Metallurgical and Materials Transactions A

, Volume 44, Issue 3, pp 1388–1400 | Cite as

Effect of Aging on Microstructure and Shape Memory Properties of a Ni-48Ti-25Pd (At. Pct) Alloy

  • Taisuke T. Sasaki
  • B. Chad Hornbuckle
  • Ronald D. Noebe
  • Glen S. Bigelow
  • Mark L. Weaver
  • Gregory B. Thompson
Article

Abstract

The microstructure and properties of a precipitation-hardenable Ni-48Ti-25Pd (at. pct) shape memory alloy have been investigated as a function of various aging conditions. Both the hardness and martensitic transformation temperatures increased with increasing aging time up to 100 hours at 673 K (400 °C), while no discernable differences were observed after heat treatment at 823 K (550 °C), except for a slight decrease in hardness. For aging at 673 K (400 °C), these effects were attributed to the formation of nano-scale precipitates, while precipitation was absent in the 823 K (550 °C) heat-treated specimens. The precipitation-strengthened alloy exhibited stable pseudoelastic behavior and load-biased-shape memory response with little or no residual strains. The precipitates had a monoclinic base-centered structure, which is the same structure as the P-phase recently reported in Ni(Pt)-rich NiTiPt alloys. 3D atom probe analysis revealed that the precipitates were slightly enriched in Ni and deficient in Pd and Ti as compared with the bulk alloy. The increase in martensitic transformation temperatures and the superior dimensional stability during shape memory and pseudoelastic testing are attributed to the fine precipitate phase and its effect on matrix chemistry, local stress state because of the coherent interface, and the ability to effectively strengthen the alloy against slip.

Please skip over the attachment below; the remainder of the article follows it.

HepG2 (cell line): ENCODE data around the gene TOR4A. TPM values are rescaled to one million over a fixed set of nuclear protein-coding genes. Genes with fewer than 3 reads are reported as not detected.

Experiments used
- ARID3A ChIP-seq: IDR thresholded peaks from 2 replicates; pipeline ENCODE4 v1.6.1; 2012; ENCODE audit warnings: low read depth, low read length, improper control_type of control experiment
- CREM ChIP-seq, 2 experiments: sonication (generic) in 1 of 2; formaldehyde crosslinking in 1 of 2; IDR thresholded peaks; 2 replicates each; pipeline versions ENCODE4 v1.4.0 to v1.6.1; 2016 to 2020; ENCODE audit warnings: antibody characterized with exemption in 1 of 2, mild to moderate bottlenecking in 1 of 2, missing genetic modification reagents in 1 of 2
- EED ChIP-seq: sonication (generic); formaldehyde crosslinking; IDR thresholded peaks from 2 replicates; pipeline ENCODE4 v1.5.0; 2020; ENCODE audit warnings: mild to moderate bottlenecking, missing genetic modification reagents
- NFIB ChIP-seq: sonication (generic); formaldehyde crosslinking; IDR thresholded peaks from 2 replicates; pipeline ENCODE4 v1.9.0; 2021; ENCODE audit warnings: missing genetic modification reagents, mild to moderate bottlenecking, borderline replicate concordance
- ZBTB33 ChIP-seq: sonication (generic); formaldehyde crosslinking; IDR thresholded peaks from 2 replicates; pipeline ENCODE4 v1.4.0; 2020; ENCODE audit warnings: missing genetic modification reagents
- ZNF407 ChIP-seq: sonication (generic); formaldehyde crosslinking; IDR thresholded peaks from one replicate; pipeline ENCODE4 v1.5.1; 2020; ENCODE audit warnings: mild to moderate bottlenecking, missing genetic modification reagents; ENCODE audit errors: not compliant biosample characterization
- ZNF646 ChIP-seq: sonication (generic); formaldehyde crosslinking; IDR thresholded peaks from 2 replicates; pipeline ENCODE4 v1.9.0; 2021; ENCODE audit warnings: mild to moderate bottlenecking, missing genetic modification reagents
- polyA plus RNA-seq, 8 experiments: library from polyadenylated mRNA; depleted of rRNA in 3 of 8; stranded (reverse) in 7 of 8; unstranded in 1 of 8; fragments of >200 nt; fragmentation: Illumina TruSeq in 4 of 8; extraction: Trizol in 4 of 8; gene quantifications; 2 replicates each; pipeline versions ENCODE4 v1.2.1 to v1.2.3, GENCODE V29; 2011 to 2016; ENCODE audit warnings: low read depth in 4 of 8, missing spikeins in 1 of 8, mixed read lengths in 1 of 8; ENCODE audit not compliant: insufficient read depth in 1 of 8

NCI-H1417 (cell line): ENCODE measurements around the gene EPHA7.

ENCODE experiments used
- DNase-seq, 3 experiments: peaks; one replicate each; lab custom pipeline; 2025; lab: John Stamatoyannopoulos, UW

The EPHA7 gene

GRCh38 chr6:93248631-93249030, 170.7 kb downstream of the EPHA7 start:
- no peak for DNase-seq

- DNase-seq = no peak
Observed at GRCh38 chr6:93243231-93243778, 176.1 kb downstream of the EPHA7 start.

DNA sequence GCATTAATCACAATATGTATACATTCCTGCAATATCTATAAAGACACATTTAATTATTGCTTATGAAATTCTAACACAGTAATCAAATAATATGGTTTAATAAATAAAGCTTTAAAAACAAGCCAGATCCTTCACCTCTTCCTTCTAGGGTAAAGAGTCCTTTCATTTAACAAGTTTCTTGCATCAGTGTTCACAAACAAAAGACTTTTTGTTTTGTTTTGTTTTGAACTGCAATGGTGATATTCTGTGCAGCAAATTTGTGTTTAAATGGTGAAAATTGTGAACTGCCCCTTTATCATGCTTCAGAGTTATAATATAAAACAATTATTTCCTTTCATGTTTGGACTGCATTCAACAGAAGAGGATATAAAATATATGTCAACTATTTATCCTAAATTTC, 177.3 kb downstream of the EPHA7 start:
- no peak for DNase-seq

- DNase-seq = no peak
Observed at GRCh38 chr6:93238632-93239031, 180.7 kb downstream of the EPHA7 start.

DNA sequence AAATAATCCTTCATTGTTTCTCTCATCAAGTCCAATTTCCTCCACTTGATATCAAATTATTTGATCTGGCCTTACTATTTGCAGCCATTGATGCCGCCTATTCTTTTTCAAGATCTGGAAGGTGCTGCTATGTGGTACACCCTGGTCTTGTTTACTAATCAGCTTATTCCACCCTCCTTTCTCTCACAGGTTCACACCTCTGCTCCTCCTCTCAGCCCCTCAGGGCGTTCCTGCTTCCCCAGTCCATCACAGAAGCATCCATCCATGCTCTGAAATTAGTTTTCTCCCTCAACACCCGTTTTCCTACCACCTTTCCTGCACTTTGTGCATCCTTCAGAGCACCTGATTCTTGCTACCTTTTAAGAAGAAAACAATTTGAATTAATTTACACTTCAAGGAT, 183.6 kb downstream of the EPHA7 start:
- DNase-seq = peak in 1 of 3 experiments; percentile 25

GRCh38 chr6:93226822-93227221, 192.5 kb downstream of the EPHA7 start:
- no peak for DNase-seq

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Copyright information

© The Minerals, Metals & Materials Society and ASM International 2012

Authors and Affiliations

  • Taisuke T. Sasaki
    • 1
    • 2
  • B. Chad Hornbuckle
    • 1
  • Ronald D. Noebe
    • 3
  • Glen S. Bigelow
    • 3
  • Mark L. Weaver
    • 1
  • Gregory B. Thompson
    • 1
  1. 1.Department of Metallurgical and Materials EngineeringThe University of AlabamaALUSA
  2. 2.National Institute for Materials ScienceTsukubaJapan
  3. 3.Structures and Materials DivisionNASA Glenn Research CenterClevelandUSA

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